The ad business: How TikTok broke social media
Whether or not it is banned, the app has forced its rivals to adopt a less lucrative model.
Is TikTok's time up?
As the social-media app's chief executive, Shou Zi Chew, was getting ready for a grilling before Congress on March 23rd, after The Economist went to press, TikTok's 100m-plus users in America were fretting that their government was preparing to ban the Chinese-owned platform because of security fears.
Their anguish contrasts with utter glee in Silicon Valley, where home-grown social-media firms would love to be rid of their popular rival.
With every grumble from Capitol Hill, the share prices of Meta, Pinterest, Snap and others edge higher.
TikTok's fate hangs in the balance.
But what is already clear is that the app has changed social media for good--and in a way that will make life harder for incumbent social apps.
In less than six years TikTok has weaned the world off old-fashioned social-networking and got it hooked on algorithmically selected short videos.
Users love it.
The trouble for the platforms is that the new model makes less money than the old one, and may always do so.
The speed of the change is astonishing.
Since entering America in 2017, TikTok has picked up more users than all but a handful of social-media apps, which have been around more than twice as long.
Among young audiences, it crushes the competition.
Americans aged 18-24 spend an hour a day on TikTok, twice as long as they spend on Instagram and Snapchat, and more than five times as long as they spend on Facebook, which these days is mainly a medium for communicating with the grandparents.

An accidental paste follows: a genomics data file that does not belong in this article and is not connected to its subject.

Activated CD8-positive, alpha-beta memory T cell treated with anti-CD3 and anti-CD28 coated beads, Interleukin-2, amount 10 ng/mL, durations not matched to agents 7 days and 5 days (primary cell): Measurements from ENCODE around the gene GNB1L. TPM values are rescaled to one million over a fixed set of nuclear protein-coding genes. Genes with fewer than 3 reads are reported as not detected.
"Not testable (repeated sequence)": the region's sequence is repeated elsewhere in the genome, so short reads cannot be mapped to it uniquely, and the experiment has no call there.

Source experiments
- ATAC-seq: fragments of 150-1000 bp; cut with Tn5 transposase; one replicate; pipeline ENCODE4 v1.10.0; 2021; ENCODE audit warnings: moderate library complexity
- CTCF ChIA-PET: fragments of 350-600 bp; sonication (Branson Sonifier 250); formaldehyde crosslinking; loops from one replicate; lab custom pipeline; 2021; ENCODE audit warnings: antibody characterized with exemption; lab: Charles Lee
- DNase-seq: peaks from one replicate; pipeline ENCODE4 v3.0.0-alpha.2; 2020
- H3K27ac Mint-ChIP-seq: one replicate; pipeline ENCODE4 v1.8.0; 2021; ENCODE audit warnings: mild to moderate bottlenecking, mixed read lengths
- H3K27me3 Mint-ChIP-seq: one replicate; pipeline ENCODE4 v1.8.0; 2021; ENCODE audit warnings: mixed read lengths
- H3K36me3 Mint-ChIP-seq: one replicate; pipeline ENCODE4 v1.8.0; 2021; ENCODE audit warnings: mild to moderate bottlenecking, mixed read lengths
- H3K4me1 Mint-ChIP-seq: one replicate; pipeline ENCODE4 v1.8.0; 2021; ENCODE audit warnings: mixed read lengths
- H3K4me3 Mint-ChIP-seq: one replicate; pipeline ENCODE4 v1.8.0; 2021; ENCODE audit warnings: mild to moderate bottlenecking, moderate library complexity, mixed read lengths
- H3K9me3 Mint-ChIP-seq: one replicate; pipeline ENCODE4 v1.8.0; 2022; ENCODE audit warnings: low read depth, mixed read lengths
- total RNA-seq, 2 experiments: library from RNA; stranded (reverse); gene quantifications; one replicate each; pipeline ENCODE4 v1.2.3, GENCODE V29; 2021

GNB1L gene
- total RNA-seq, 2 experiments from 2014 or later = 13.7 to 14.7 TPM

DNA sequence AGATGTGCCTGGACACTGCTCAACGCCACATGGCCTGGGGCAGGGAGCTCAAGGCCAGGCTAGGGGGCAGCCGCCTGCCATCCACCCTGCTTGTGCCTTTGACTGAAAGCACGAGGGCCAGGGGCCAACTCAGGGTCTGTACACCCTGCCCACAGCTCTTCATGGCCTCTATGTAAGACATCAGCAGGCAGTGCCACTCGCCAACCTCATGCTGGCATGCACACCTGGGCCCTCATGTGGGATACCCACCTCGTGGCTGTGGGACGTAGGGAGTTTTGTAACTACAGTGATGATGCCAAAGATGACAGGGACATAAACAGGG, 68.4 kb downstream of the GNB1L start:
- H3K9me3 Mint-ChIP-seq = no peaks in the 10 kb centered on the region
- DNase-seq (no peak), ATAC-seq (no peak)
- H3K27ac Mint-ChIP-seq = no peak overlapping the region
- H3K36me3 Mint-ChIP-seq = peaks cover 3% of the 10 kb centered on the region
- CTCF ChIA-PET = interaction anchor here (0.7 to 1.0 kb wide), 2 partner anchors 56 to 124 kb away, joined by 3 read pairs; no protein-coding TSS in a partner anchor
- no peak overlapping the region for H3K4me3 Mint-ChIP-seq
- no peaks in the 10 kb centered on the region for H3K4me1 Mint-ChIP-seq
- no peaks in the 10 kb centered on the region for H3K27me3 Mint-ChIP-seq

TikTok's success has prompted its rivals to reinvent themselves.
Meta, which owns Facebook and Instagram, has turned both apps' main feeds into algorithmically sorted "discovery engines" and launched Reels, a TikTok clone bolted onto Facebook and Instagram.
Similar lookalike products have been created by Pinterest (Watch), Snapchat (Spotlight), YouTube (Shorts), and even Netflix (Fast Laughs).
The latest TikTok-inspired makeover, announced on March 8th, was by Spotify, a music-streaming app whose homepage now features video clips that can be skipped by swiping up.
(TikTok's Chinese sister app, Douyin, is having a similar effect in its home market, where digital giants like Tencent are increasingly putting short videos at the centre of their offerings.)
The result is that short-form video has taken over social media.
Of the 64 minutes that the average American spends viewing such services each day, 40 minutes are spent watching video clips, up from 28 minutes just three years ago, estimates Bernstein, a broker.
However, this transformation comes with a snag.
Although users have a seemingly endless appetite for short video, the format is proving less profitable than the old news feed.
TikTok monetises its American audience at a rate of just $0.31 for every hour the typical user spends on the app, a third the rate of Facebook and a fifth the rate of Instagram.
This year it will make about $67 from each of its American users, while Instagram will make more than $200, estimates Insider Intelligence, a research firm.
And it is not just a TikTok problem.
Mark Zuckerberg, Meta's chief executive, told investors last month that "Currently, the monetisation efficiency of Reels is much less than Feed, so the more that Reels grows…it takes some time away from Feed and we actually lose money."
The most comforting explanation for the earnings gap is that TikTok, Reels and the other short-video platforms are immature.
"TikTok is still a toddler in the social-media ad landscape," says Jasmine Enberg of Insider Intelligence, who points out that the app introduced ads only in 2019.
Platforms tend to keep their ad load low while getting new users on board, and advertisers take time to warm to new products.
"You can't really wave a magic wand and declare that your new ads are 'premium' without any performance history to back it up, so they start at the end of the line," says Michelle Urwin of Skai, an ad-tech firm.